The Innovators

The 7 Most Powerful Women to Watch in 2014

The Innovators


WE CELEBRATE AND ENCOURAGE INNOVATION.

Innovators push the boundaries of the known world. They're change agents who are relentless in making things happen and bringing ideas to execution.

The Bridge-builder

Rana El Kaliouby
Photo © Brett Affrunti

 

The Translator

Facial recognition tech puts marketing to the test

Rana el Kaliouby can read your face like a book--and her insights could rewrite the rules of consumer engagement.

El Kaliouby and her MIT Media Lab colleague Rosalind Picard are the minds behind Waltham, Mass.-based startup Affectiva, whose flagship Affdex Facial Coding integrates automated facial-expression-recognition technology to measure and interpret viewers' emotional responses to brands, advertising campaigns and other digital video content. Forget focus groups, telemarketer surveys and other traditional audience research tools hamstrung by self-reporting variables: Cloud-based Affdex probes even the most subtle nonverbal cues to reveal what consumers really think about a program or product.

El Kaliouby has dedicated her career to leveraging technology to improve interpersonal communication and expression. Affectiva spun out of her research into how facial-coding technologies can ease autism spectrum disorders. "Many people with autism struggle with reading nonverbal cues and acting on them," she explains. "When you lose that ability to understand and process nonverbal cues, you're at a huge disadvantage socially.""You can understand so much about how consumers perceive a brand by analyzing their spontaneous, subconscious responses," says el Kaliouby, Affectiva's chief science officer. "If you're a content creator looking to elicit a certain emotion, we can validate that. In cases where an ad is trying to elicit humor, we can tell you if people get the jokes or not by the number of people who smile, the intensity of the smile and the timing of the smile. There are so many cases where self-reported responses get it wrong. Facial response is more accurate."

She and Picard--director of MIT Media Lab's Affective Computing Research Group--launched Affectiva as an independent company in 2009, encouraged by interest from MIT sponsors including Procter & Gamble, Google and Microsoft. "We realized there are a lot of ways we can use [Affdex]--in cars, in mobile phones and in market research," el Kaliouby says. "I remember thinking, I don't know if I want to be in business! But what sold me was the vision of our technology becoming ubiquitous. It works in all sorts of contexts."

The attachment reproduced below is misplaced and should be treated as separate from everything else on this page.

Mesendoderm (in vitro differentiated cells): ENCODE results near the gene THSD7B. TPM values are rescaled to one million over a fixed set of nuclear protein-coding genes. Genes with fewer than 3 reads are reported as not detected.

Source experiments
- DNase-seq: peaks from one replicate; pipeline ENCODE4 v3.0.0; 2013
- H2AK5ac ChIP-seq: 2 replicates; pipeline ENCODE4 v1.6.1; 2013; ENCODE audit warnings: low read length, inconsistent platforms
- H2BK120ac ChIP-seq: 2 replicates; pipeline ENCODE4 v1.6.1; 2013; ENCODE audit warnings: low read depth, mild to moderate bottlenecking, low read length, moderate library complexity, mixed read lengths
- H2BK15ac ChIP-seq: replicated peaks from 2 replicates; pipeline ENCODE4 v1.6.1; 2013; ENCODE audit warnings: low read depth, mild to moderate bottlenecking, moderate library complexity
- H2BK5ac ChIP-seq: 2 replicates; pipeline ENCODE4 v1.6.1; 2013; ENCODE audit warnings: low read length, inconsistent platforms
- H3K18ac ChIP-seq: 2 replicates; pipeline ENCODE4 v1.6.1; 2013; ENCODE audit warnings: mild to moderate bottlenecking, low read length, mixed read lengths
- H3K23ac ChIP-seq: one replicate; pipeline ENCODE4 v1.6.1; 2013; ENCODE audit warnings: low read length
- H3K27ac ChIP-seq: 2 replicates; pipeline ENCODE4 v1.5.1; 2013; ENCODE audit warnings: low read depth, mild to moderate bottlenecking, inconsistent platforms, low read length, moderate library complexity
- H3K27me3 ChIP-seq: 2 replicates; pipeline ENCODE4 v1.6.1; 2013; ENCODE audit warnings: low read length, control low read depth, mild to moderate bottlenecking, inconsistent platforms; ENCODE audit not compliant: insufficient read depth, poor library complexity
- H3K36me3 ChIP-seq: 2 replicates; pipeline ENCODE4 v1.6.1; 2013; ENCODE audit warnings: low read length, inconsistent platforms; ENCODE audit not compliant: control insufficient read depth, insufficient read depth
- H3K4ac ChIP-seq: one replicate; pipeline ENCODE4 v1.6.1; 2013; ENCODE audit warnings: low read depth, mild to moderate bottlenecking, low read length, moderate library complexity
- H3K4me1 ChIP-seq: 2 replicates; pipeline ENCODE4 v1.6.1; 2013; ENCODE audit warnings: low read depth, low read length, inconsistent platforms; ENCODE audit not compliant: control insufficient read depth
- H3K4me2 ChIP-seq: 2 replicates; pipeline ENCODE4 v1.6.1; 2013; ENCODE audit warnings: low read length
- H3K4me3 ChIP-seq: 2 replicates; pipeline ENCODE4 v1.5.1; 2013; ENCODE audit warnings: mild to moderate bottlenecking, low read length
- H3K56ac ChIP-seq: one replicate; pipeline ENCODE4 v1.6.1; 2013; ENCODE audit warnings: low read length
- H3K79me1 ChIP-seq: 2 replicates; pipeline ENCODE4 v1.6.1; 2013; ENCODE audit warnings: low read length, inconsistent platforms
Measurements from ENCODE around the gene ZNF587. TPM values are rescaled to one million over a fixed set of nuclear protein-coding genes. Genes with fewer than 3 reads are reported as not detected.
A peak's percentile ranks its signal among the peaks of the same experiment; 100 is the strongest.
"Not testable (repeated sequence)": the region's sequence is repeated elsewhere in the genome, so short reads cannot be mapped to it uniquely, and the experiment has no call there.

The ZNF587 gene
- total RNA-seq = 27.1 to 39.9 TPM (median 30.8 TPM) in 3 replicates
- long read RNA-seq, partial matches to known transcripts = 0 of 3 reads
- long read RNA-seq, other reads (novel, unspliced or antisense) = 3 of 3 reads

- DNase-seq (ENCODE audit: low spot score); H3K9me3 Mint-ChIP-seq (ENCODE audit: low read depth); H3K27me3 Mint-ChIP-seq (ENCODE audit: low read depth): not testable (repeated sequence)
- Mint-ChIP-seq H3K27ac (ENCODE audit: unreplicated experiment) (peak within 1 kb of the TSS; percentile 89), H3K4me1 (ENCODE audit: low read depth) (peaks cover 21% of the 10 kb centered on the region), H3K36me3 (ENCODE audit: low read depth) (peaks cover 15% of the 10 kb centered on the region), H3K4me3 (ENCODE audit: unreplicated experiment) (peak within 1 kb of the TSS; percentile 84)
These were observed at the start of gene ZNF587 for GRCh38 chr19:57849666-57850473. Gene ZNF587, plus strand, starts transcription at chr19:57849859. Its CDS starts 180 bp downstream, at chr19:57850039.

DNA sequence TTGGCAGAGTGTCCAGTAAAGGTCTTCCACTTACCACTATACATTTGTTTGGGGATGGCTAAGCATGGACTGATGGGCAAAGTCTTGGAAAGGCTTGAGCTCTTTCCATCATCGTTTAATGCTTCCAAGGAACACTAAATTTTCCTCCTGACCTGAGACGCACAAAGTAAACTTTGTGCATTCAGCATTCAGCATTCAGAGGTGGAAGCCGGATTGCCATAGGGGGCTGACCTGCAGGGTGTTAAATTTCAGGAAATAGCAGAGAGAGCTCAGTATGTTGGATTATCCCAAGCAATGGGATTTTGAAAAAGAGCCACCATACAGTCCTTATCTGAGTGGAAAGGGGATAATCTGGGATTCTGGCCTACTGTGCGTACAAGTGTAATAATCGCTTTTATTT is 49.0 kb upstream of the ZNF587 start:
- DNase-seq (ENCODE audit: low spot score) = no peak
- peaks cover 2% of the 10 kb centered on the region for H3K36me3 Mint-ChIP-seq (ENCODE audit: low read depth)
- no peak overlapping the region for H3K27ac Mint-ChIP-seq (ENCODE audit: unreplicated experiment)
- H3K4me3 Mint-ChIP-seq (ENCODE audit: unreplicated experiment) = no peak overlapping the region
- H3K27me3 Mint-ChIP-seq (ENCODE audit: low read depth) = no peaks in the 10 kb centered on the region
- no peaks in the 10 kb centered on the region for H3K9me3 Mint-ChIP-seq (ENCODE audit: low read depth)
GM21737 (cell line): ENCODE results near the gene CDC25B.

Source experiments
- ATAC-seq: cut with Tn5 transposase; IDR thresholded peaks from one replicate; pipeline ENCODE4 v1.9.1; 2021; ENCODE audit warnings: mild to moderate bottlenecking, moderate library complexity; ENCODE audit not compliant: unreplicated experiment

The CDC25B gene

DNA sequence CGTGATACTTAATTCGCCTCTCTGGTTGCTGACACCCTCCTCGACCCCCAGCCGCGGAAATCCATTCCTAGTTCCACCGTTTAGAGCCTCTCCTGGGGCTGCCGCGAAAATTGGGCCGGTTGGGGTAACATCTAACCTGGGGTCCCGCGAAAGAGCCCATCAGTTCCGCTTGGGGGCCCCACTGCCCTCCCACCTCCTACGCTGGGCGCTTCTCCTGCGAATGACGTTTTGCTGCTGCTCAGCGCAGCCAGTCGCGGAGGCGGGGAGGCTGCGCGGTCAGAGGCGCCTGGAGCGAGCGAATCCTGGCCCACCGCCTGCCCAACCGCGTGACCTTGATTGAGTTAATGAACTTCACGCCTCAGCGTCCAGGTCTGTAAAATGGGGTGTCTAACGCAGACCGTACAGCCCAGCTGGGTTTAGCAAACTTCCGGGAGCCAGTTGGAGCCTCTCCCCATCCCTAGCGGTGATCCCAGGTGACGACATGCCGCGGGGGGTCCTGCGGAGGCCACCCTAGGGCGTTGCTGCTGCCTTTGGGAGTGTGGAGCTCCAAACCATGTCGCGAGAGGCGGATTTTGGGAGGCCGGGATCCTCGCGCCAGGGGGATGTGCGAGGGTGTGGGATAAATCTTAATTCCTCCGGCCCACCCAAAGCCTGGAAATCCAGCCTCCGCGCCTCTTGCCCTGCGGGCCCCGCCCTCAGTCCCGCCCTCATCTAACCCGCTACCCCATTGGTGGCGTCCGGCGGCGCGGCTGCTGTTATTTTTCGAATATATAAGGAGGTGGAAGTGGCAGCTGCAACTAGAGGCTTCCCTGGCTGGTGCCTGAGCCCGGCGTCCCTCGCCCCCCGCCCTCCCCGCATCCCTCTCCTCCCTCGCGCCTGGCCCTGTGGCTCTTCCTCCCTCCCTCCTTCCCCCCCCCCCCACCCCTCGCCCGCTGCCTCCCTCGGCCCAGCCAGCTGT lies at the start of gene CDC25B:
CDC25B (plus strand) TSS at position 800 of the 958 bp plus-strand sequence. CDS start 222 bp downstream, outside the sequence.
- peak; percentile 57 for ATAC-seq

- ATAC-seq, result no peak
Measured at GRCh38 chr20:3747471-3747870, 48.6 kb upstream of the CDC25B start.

Affectiva has since raised more than $21 million from investors including the National Science Foundation, WPP and Kleiner Perkins, and inked partnerships with brand agencies Millward Brown and InsightExpress, both of which offer Affdex to their clients. The software integrates with any standard webcam across connected laptops, tablets and smartphones, capturing consumers' expressions as they view video content. All footage is streamed for processing to the Affdex cloud server, where computer-vision and machine-learning algorithms or techniques evaluate emotional states like surprise, disgust and concentration. From there, analytics tools slice and dice the aggregated data to generate overall emotion scores, complete with near-real-time, scene-by-scene facial-data playback.

Most Affdex consumer insights are derived from paid panel participants who are given the option to share their responses or disable the webcam. About 50 percent leave the webcam running, el Kaliouby says. "The incentive is that you're getting value back," she explains. "We're optimizing your content. Maybe we're making your favorite game more engaging by tracking your emotions over time. That's a powerful value proposition."

Affectiva is taking steps to get its facial recognition tech into even more hands. This fall the firm introduced a software development kit for Apple's iOS mobile operating system, enabling third-party developers to bake Affdex features into their iPhone and iPad apps.

"People check their phones an average of 150 times a day. To us, that's an exciting opportunity to capture your emotions at each of those moments," el Kaliouby says. "Emotion-enabling apps also opens up a ton of ideas around gaming, usability and messaging. Education is another big, big place to make a difference. Our hope is the SDK will allow us to bridge the gap into a number of new markets. Emotions are core to everything we do." --Jason Ankeny

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This article was originally published in the January 2014 print edition of Entrepreneur with the headline: Women to Watch 2014.

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